GLITR Tech Tour Day Six: Midland’s Magnificent

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GLITR Editor Matt Roush and Barbara J. Muessig, spokeswoman for the Mid-Michigan Innovation Center, takes a golf cart for a spin powered by GreenSeal advanced batteries from Clare-based Advanced Battery Concepts.

GLITR Editor Matt Roush and Barbara J. Muessig, spokeswoman for the Mid-Michigan Innovation Center, takes a golf cart for a spin powered by GreenSeal advanced batteries from Clare-based Advanced Battery Concepts.

MIDLAND — The Mid-Michigan Innovation Center is dead! Long live the Mid-Michigan Innovation Center!

The business incubator at the eastern Midland city limits on Ashman Road, all 112,000 square feet of it, lies mostly empty and quiet. Dow Chemical Co., its owner, plans to tear it down after the last tenants move out at the end of the month.

But there will still be a Mid-Michigan Innovation Center, I learned on Tuesday, Day Six of the Great Lakes Innovation and Technology Report’s 2012 Spring Tech Tour. Boy will there ever.

The new MMIC will be at 2007 Austin St. in Midland. And it will be a svelte 7,000 square feet to start, with an option on another 8,000 square feet.

Why? Because the MMIC is changing how it does incubation.

“We’ve been actively graduating folks the last few months,” said MMIC program director Chris Moultrup. “Really, our new approach is to view the community as an incubator — to use vacant and available space throughout the community.”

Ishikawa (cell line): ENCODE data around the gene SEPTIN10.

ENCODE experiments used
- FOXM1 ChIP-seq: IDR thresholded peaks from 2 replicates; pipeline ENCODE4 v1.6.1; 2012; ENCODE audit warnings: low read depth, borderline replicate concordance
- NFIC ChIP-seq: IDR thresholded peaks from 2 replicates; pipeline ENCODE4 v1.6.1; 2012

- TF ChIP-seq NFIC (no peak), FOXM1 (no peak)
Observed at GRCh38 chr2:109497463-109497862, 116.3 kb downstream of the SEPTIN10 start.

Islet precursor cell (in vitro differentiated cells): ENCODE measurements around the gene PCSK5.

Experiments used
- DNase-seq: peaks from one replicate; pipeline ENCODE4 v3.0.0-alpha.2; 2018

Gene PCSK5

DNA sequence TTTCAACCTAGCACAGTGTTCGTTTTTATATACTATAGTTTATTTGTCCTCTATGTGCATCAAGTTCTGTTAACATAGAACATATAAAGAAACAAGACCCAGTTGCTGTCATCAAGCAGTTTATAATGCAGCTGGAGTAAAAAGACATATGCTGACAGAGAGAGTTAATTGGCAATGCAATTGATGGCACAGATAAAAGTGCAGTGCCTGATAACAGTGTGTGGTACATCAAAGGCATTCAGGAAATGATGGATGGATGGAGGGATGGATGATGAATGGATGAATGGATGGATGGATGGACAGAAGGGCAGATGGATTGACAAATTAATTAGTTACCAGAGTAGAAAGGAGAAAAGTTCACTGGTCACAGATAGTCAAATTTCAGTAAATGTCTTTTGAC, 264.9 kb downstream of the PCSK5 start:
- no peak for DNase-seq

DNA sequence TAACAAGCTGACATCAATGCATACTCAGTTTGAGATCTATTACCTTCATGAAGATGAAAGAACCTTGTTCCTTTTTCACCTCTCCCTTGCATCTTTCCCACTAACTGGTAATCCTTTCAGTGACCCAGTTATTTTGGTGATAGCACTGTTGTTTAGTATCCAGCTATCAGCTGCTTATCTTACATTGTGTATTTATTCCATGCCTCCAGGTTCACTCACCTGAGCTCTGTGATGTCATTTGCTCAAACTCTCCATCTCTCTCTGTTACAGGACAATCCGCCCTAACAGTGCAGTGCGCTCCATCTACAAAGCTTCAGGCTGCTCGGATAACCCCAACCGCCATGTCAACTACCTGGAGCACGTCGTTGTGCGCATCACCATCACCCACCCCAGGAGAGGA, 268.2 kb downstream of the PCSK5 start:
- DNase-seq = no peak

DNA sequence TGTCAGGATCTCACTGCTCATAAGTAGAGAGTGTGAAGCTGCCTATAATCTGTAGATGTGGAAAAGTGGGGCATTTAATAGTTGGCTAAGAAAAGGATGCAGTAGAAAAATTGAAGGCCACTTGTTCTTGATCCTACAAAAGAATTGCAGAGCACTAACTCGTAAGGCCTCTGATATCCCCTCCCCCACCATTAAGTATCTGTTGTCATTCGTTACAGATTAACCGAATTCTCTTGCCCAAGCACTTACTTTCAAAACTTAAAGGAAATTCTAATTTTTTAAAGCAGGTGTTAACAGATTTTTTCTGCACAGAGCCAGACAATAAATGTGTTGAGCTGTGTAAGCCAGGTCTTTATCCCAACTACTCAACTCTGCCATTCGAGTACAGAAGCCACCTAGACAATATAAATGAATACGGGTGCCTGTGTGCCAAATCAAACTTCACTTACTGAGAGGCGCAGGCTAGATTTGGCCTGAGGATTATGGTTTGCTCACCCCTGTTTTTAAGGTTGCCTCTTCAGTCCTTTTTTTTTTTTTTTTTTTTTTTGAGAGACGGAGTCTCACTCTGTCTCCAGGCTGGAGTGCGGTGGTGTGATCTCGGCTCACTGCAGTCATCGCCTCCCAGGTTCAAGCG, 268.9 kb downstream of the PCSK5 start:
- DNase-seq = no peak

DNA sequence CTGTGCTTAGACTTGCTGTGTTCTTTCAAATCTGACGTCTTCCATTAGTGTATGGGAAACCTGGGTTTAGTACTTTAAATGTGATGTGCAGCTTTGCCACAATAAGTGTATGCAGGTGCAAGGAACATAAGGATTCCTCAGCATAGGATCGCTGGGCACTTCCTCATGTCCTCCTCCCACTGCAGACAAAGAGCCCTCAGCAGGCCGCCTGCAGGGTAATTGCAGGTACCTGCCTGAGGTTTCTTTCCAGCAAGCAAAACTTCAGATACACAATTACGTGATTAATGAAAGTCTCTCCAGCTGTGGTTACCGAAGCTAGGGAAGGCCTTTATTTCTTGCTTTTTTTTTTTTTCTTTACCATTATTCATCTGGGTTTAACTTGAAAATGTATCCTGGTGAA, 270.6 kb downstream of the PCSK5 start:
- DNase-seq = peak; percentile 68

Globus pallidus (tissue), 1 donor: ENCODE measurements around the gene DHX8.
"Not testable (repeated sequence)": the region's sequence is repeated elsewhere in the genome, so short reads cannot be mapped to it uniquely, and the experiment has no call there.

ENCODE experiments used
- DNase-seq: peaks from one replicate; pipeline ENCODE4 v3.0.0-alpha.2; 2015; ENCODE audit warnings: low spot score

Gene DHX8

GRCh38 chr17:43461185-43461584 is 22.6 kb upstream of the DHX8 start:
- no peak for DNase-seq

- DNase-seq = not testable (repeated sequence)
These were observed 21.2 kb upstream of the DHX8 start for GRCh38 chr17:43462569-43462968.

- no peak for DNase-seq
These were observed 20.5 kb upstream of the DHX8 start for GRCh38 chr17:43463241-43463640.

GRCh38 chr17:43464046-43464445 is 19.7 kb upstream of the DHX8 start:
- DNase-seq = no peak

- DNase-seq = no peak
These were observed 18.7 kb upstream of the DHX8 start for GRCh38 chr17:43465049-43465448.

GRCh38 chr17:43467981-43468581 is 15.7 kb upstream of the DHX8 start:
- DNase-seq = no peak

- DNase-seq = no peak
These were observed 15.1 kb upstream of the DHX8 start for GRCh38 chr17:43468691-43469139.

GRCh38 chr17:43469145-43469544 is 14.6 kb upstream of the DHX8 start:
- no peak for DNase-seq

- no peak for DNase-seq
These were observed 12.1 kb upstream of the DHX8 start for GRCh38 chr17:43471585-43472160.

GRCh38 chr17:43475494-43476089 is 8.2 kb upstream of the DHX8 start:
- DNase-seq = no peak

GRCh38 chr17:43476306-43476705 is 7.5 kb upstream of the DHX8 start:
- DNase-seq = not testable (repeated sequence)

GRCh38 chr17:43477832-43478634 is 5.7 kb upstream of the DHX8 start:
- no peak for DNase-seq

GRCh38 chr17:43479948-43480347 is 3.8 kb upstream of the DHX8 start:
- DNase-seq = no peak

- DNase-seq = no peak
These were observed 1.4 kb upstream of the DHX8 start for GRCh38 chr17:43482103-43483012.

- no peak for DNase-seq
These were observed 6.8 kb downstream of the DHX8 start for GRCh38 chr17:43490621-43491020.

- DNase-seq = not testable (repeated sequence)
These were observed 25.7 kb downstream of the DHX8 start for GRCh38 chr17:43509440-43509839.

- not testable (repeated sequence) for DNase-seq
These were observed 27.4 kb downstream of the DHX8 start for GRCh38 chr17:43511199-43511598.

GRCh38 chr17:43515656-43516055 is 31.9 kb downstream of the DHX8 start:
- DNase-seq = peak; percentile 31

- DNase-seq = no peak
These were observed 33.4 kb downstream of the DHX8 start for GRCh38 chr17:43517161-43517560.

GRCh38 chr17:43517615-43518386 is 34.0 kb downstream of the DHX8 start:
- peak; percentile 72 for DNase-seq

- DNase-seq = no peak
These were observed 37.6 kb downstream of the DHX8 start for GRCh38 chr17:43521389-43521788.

Also, Moultrup said, “the building was getting too expensive to maintain, so it made sense to move to something else.”

Moultrup said the MMIC will begin working with local landowners to make sure its clients get the space they need, from special requests like data centers to wet lab space for life sciences companies.

The MMIC’s service area is huge, ranging from the Midland – Mt. Pleasant – Clare area in Mid-Michigan to Traverse City to Alpena to the Thumb, which makes it even more important to stay flexible when it comes to real estate.

There were 12 companies at the old incubator, and five will move in to the new. The MMIC deals with another 20 companies outside its doors as virtual incubator clients. Moultrup said the incubator hopes to reach financial self-sufficiency in its new space, “operating as a business with revenue goals, responding to client needs rather than providing what we think they need.”

MMIC also now has a permanent office in the Traverse City Area Chamber of Commerce Building, staffed by Heather Fortin, who has the title programs director for northern Michigan. Fortin got involved with the MMIC while pitching a business of her own at an MMIC event, and wound up working for the organization. In the Traverse City area, she’s helped launch a Northern Michigan Angels organization of individual investors — it’s been meeting monthly since November, with 35 to 40 attending the meetings, including 10 officially accredited investors. It’s also helping guide crowdsourcing of startup ideas, including two Traverse City teen-agers with the idea of selling portable liighting for nighttime bicycling, skiing and skateboarding, a company called 45th Parallel Lighting with products called Action Glow.

MMIC is also launching Stone Soup, a Web site where entrepreneurs can add expertise for public consumption. It will have sections in topics like intellectual property, marketing, operations, search engine optimization, personnel management and project management.